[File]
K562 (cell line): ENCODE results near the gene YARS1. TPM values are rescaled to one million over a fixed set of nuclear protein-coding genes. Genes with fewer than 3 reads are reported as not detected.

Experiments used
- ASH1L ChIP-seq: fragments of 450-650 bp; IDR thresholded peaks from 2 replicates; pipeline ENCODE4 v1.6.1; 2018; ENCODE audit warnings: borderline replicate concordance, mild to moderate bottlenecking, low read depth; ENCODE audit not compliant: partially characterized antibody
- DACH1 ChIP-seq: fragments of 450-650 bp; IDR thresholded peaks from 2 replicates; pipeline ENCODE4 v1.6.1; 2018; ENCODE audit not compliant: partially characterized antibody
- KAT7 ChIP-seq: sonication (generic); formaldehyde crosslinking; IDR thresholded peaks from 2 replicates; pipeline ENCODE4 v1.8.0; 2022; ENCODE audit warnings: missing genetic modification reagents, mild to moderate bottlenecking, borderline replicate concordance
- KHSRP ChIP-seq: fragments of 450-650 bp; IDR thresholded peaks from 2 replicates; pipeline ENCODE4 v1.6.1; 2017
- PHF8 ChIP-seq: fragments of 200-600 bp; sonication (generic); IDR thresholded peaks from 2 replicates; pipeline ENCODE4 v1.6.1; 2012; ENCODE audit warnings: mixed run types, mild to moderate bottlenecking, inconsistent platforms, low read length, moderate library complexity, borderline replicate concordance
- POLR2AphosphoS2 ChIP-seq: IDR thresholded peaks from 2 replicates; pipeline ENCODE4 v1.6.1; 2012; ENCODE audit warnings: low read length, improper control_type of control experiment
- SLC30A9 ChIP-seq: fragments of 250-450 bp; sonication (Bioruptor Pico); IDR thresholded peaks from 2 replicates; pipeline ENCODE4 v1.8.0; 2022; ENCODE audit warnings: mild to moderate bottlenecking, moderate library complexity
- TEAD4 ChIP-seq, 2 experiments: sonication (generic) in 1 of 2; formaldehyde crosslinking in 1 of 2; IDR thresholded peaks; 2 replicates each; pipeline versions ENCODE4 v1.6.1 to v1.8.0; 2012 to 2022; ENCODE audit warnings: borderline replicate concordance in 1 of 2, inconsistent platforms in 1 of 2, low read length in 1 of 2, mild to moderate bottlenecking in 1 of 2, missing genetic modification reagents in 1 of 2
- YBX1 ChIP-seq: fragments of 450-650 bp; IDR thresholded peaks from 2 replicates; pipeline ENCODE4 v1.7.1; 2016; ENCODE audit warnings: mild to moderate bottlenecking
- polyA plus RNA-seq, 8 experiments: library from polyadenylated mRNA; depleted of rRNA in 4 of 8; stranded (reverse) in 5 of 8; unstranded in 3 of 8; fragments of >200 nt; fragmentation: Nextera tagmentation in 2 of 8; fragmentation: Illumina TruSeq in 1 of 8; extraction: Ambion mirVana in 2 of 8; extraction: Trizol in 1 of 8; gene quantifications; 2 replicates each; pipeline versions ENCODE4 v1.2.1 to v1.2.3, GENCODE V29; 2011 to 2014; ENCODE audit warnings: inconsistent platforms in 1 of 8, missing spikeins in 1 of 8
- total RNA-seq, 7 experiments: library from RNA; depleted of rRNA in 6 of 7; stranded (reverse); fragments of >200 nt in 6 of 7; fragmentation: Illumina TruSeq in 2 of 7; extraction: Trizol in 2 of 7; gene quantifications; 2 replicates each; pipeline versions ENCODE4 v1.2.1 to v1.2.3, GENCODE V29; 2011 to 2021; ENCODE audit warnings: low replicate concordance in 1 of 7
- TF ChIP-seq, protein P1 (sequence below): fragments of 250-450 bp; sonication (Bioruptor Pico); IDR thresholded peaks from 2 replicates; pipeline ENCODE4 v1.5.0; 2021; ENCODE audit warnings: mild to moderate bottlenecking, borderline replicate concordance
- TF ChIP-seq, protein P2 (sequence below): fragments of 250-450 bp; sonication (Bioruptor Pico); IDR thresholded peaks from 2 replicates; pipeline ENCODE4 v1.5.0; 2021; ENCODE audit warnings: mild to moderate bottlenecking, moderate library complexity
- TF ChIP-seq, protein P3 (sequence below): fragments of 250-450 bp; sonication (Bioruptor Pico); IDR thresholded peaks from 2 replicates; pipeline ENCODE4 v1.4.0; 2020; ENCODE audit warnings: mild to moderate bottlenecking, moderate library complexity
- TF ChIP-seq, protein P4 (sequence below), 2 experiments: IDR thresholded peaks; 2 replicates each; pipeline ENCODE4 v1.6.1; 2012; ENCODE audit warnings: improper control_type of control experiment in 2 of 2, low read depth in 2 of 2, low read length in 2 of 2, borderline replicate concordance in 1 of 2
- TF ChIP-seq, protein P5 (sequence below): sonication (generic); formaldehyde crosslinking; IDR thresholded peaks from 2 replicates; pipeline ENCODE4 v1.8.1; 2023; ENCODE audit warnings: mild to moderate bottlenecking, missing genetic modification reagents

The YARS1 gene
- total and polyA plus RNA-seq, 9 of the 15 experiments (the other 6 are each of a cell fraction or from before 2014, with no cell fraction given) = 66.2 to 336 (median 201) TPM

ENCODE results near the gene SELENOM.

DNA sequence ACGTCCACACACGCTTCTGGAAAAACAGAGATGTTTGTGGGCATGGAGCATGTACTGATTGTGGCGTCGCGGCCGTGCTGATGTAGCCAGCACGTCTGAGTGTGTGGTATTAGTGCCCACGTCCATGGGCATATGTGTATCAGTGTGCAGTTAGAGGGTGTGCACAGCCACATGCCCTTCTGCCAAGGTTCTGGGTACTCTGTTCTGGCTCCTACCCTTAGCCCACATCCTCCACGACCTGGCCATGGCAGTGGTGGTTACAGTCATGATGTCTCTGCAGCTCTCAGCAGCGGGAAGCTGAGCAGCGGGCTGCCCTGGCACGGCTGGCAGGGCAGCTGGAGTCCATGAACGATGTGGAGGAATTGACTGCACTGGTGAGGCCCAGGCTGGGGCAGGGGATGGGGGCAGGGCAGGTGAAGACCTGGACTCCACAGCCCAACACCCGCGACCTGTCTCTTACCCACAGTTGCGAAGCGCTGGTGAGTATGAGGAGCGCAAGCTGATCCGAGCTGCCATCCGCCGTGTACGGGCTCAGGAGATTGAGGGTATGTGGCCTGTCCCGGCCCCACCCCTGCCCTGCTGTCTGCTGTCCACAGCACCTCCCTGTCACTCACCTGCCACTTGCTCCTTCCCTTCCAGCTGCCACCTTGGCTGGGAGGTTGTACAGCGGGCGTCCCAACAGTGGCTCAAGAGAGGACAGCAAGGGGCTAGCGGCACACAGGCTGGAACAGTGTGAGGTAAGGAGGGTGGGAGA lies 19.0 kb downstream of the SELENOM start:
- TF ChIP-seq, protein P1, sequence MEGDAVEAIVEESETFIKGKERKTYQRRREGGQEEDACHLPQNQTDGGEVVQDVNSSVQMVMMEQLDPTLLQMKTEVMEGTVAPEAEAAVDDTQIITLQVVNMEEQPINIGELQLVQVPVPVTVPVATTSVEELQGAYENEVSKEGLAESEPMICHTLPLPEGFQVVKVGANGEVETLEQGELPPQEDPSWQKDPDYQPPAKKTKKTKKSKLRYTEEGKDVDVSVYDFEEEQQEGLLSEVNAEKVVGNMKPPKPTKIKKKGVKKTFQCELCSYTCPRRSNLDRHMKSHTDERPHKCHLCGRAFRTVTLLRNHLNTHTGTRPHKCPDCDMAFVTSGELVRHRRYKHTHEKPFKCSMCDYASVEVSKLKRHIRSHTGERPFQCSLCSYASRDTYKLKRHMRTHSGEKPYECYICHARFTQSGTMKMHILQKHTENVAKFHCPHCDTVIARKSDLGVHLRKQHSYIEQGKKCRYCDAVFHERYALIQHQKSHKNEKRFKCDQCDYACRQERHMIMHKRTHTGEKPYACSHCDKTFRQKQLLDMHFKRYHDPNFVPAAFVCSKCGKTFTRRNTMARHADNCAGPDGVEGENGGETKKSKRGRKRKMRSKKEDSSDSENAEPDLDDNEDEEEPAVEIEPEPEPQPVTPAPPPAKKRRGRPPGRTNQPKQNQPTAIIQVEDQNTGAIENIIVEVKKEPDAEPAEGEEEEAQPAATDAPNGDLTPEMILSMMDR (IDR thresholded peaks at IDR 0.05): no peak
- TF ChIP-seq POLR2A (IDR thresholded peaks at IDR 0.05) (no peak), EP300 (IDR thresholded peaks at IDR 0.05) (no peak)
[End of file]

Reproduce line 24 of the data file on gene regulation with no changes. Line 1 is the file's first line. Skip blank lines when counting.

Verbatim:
- TF ChIP-seq POLR2A (IDR thresholded peaks at IDR 0.05) (no peak), EP300 (IDR thresholded peaks at IDR 0.05) (no peak)